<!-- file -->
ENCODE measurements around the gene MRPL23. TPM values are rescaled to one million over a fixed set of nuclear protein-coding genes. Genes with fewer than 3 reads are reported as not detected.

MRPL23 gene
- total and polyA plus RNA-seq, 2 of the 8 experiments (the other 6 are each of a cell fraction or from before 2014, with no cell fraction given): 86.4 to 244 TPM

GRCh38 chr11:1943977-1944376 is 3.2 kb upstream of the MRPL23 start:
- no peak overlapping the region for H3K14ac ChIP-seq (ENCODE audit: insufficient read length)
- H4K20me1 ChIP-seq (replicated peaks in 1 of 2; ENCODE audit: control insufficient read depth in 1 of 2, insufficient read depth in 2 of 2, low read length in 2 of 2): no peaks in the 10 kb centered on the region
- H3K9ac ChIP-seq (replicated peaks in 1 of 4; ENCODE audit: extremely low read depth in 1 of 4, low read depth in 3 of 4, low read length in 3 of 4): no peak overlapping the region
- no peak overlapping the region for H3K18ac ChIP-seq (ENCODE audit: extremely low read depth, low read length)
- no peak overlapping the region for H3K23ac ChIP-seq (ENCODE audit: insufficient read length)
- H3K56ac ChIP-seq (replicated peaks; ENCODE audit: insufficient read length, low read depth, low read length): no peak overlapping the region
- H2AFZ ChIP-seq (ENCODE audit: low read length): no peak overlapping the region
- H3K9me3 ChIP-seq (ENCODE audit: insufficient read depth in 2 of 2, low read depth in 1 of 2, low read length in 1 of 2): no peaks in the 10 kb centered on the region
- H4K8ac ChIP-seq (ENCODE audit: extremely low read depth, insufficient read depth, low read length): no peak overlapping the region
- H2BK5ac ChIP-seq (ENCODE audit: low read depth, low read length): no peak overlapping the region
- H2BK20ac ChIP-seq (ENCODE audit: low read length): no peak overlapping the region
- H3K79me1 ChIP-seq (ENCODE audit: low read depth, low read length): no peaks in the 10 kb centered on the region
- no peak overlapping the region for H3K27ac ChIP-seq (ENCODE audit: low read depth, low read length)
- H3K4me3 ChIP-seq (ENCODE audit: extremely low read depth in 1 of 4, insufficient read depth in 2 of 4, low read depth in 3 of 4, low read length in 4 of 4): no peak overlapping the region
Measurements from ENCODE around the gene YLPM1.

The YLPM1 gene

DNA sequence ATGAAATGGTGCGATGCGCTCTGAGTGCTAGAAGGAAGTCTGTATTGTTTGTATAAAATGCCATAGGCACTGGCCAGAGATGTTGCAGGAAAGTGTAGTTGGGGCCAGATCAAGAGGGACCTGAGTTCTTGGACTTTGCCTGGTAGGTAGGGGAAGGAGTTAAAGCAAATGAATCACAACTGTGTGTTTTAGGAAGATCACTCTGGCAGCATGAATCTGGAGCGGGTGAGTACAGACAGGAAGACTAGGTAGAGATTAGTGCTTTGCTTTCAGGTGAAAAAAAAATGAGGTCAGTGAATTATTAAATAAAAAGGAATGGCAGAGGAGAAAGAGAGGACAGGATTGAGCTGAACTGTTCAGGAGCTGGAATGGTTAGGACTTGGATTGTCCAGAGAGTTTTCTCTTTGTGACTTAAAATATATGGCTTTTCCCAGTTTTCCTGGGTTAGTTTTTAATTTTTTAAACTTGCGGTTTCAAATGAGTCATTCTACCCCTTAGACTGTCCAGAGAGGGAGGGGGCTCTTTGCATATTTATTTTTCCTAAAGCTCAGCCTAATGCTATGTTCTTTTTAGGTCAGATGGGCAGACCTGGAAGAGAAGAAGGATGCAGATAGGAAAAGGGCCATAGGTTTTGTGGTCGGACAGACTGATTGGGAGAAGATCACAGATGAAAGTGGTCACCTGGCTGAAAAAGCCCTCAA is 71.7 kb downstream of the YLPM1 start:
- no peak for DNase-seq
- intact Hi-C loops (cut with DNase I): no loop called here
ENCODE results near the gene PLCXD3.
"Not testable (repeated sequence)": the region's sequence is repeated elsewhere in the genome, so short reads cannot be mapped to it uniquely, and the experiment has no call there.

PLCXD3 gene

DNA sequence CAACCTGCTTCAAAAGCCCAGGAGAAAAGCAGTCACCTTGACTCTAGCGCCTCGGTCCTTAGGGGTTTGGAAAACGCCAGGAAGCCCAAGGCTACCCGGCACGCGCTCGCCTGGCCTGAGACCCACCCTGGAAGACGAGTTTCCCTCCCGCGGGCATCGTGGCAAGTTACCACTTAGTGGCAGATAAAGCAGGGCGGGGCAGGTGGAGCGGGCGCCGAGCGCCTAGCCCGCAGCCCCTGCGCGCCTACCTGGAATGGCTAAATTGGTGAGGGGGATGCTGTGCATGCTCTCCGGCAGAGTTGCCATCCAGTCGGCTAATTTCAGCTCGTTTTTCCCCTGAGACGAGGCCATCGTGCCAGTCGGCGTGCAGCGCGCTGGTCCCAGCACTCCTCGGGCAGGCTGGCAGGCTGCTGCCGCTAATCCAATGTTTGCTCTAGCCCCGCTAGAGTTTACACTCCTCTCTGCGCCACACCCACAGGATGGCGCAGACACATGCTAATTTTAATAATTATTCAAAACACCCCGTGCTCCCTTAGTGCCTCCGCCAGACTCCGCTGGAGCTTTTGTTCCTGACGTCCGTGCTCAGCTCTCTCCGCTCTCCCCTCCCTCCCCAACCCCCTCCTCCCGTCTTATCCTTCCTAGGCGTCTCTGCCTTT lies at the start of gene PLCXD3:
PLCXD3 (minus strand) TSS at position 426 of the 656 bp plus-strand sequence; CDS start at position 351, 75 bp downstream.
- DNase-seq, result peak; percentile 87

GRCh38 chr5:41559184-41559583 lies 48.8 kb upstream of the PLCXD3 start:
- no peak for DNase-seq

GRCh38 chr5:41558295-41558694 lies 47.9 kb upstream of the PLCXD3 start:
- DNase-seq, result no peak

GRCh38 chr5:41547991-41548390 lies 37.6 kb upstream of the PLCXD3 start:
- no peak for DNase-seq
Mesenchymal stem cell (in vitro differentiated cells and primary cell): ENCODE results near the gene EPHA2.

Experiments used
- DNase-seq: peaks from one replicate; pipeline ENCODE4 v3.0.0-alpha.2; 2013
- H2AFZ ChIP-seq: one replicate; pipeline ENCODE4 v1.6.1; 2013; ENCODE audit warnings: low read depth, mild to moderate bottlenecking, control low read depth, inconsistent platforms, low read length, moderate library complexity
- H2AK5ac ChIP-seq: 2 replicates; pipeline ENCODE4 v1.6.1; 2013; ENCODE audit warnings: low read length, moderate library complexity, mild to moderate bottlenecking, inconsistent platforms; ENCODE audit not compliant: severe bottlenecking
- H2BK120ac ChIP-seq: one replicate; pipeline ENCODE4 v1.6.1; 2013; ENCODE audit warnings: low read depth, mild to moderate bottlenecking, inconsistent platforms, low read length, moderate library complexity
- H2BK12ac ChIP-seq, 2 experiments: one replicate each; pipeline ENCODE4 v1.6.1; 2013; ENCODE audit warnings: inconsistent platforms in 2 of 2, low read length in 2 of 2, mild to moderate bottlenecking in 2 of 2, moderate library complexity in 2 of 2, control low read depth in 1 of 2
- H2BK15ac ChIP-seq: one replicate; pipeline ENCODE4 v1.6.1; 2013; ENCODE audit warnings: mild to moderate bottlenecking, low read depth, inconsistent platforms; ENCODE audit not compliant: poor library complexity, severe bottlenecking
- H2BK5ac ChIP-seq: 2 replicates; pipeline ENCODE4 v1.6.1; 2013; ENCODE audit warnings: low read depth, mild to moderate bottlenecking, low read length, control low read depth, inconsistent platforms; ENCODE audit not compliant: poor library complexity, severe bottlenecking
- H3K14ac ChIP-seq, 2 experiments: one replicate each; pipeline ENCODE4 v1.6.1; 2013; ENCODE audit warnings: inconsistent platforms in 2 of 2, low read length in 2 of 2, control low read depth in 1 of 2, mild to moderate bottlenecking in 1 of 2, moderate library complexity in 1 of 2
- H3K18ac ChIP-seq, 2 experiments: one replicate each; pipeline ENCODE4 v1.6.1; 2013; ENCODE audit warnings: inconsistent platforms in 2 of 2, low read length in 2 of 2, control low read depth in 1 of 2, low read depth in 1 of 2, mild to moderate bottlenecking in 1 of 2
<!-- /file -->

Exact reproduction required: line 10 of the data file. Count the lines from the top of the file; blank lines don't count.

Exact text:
- H3K56ac ChIP-seq (replicated peaks; ENCODE audit: insufficient read length, low read depth, low read length): no peak overlapping the region